Sprawling cities in the jungle
Despite previous notions of tropical forests as "green deserts" not suitable for human habitation, recent discoveries using new technologies have shown that ancient populations created vast urban settlements in these habitats. New data, including surveys made with canopy-penetrating Light Detection and Ranging (LiDAR) mapping, have revealed human settlement in the Americas and Southeast Asia on a scale that was previously unimagined. "Indeed, extensive settlement networks in the tropical forests of Amazonia, Southeast Asia, and Mesoamerica clearly persisted many times longer than more recent industrial and urban settlements of the modern world have so far been present in these environments," notes Dr. Patrick Roberts of the Max Planck Institute for the Science of Human History, lead author of the paper.
Lessons can be learned from how these ancient urban centers dealt with environmental challenges that are still faced by modern cities in these areas today. Soil erosion and the failure of agricultural systems necessary to feed a large population are problems encountered by large urban centers, past and present. In some Mayan areas, urban populations "gardened" the forest, by planting a variety of complementary food crops in and around the existing forest rather than clearing it. On the other hand, other groups appear to have over-stressed their local environments through forest clearing and monoculture planting of corn, which, in combination with climate change, resulted in dramatic population declines.
Another interesting finding is that ancient forest cities showed the same tendency towards sprawl as is now being recommended by the architects of modern cities in these zones. In some cases these extensive urban fringes appear to have provided a sort of buffer-zone, helping to protect the urban centers from the effects of climate change and providing food security and accessibility. "Diversification, decentralization and 'agrarian urbanism' appear to have contributed to overall resilience," states Dr. Damian Evans, a co-author of the paper. These ancient forest suburbs are now being studied as potential models of sustainability for modern cities.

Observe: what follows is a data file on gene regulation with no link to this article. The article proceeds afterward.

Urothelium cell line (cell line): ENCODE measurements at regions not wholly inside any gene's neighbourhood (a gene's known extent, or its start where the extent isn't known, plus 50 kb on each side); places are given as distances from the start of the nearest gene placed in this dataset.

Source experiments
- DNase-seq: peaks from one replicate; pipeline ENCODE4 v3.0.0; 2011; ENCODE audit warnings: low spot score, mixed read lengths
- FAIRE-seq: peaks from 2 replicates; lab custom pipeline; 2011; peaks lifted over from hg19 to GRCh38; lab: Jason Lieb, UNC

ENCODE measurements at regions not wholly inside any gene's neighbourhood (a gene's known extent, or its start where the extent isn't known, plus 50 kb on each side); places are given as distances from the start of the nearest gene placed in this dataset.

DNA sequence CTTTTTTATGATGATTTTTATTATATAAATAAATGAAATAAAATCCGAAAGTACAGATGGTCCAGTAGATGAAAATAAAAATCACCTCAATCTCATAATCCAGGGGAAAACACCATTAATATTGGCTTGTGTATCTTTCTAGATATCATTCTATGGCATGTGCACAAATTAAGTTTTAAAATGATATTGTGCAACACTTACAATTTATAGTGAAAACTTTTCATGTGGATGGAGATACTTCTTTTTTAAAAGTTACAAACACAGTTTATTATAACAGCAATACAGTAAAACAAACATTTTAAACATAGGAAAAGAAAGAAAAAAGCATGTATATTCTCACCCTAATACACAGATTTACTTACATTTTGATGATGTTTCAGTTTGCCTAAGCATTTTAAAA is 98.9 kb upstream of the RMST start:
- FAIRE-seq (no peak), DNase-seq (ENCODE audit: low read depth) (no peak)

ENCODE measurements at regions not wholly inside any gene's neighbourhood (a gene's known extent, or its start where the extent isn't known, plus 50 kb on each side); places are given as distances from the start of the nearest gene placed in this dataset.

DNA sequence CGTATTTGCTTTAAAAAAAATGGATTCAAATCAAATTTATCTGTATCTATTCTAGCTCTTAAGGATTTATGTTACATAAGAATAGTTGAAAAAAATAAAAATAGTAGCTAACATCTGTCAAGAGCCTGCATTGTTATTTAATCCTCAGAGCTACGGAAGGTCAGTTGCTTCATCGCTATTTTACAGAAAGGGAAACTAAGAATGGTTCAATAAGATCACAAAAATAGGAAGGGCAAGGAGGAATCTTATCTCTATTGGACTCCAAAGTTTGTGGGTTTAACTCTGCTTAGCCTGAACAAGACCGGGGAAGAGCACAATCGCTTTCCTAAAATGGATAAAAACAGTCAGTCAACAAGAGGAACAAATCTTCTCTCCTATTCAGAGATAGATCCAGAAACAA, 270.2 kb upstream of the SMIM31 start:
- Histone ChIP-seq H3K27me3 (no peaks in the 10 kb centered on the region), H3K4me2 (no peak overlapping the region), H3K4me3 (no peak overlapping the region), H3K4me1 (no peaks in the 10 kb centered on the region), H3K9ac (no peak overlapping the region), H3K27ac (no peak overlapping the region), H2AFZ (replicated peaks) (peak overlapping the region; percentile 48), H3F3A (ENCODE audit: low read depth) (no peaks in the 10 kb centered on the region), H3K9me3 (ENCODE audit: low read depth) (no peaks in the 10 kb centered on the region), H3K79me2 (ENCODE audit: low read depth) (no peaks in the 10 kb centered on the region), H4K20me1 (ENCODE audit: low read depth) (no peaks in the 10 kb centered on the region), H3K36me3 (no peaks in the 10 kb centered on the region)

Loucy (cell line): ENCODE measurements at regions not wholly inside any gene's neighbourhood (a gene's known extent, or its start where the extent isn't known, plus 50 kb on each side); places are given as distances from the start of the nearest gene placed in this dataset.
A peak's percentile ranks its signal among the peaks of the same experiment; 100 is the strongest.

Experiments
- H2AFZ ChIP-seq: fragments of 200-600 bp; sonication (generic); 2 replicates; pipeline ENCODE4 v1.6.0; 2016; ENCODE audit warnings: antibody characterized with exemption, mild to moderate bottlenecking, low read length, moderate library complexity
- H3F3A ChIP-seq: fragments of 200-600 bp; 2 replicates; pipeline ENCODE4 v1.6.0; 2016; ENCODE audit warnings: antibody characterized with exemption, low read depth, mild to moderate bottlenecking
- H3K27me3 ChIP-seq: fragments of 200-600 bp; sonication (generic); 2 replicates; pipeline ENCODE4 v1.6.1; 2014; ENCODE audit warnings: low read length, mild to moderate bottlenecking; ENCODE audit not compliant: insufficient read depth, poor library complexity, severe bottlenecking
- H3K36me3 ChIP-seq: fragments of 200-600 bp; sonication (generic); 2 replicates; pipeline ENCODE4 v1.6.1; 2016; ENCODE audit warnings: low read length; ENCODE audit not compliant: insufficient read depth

Lessons for the future
The global data compiled for this paper shows that a pristine, untouched tropical forest ecosystem does not exist - and has not existed for tens of thousands of years. There is no ideal forest environment that modern conservationists can look to when setting goals and developing a strategy for forest conservation efforts. Rather, an understanding of the archaeological history of tropical forests and their past manipulation by humans is crucial in informing modern conservation efforts. The researchers recommend an approach that values the knowledge and cooperation of the native populations that live in tropical forests. "Indigenous and traditional peoples - whose ancestors' systems of production and knowledge are slowly being decoded by archaeologists - should be seen as part of the solution and not one of the problems of sustainable tropical forest development," states Roberts. The researchers also emphasize the importance of disseminating the information learned from archaeology to other disciplines. By working together, these groups can help to establish a better understanding of the tropical forest environments and how best to protect them.
Dr. Nicole Boivin
Max Planck Institute for the Science of Human History
Kahlaische Strasse 10
Dr. Patrick Roberts
Max Planck Institute for the Science of Human History
Kahlaische Strasse 10